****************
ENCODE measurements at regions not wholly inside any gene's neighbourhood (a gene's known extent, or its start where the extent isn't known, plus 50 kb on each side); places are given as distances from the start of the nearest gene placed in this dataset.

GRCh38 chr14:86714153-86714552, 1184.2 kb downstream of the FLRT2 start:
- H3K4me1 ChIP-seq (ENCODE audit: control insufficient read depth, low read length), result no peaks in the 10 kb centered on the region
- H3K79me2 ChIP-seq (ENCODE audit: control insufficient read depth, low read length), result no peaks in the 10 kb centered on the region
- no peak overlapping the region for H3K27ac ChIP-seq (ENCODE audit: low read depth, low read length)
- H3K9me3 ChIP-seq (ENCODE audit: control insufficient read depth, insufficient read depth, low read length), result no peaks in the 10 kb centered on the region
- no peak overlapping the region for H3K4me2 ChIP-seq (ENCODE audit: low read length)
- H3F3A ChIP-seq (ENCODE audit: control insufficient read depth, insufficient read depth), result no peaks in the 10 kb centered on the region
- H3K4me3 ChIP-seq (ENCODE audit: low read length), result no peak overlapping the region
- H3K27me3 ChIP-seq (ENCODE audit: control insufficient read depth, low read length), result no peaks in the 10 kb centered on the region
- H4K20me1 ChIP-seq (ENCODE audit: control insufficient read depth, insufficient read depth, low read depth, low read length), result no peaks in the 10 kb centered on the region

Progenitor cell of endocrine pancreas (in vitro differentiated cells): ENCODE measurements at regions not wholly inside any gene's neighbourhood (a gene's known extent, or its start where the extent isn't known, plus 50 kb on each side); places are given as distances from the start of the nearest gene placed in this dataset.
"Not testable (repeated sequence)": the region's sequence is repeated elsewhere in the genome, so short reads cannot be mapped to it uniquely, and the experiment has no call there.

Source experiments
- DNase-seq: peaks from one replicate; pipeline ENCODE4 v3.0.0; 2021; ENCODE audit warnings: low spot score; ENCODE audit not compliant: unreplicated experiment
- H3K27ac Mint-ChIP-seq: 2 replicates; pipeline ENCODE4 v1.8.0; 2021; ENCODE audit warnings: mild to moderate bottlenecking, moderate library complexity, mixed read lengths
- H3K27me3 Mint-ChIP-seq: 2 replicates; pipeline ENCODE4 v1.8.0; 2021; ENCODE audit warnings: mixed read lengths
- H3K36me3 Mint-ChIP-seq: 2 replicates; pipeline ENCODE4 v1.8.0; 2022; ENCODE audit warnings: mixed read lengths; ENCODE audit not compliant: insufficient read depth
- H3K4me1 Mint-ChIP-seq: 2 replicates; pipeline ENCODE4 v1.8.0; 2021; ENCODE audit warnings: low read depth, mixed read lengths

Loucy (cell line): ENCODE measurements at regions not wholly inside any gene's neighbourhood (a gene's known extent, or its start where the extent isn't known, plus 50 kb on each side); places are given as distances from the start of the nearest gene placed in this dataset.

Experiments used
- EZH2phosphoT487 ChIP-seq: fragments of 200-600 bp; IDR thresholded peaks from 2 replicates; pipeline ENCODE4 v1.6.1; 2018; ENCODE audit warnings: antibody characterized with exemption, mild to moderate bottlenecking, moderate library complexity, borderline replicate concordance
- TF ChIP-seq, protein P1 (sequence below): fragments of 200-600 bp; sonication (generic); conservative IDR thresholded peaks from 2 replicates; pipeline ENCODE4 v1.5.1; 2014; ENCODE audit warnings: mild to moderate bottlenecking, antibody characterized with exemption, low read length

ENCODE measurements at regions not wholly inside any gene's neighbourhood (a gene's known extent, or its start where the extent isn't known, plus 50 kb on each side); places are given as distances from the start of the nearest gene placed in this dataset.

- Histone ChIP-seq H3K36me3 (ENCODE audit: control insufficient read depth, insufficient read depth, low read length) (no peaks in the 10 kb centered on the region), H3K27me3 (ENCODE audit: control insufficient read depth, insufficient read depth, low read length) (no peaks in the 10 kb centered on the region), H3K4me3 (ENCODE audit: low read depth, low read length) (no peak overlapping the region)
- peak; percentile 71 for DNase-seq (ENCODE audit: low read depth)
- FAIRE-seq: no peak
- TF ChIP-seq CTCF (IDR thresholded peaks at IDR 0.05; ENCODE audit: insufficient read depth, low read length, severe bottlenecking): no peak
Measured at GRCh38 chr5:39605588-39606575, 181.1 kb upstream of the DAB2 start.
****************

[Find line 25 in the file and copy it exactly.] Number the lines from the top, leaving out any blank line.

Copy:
- Histone ChIP-seq H3K36me3 (ENCODE audit: control insufficient read depth, insufficient read depth, low read length) (no peaks in the 10 kb centered on the region), H3K27me3 (ENCODE audit: control insufficient read depth, insufficient read depth, low read length) (no peaks in the 10 kb centered on the region), H3K4me3 (ENCODE audit: low read depth, low read length) (no peak overlapping the region)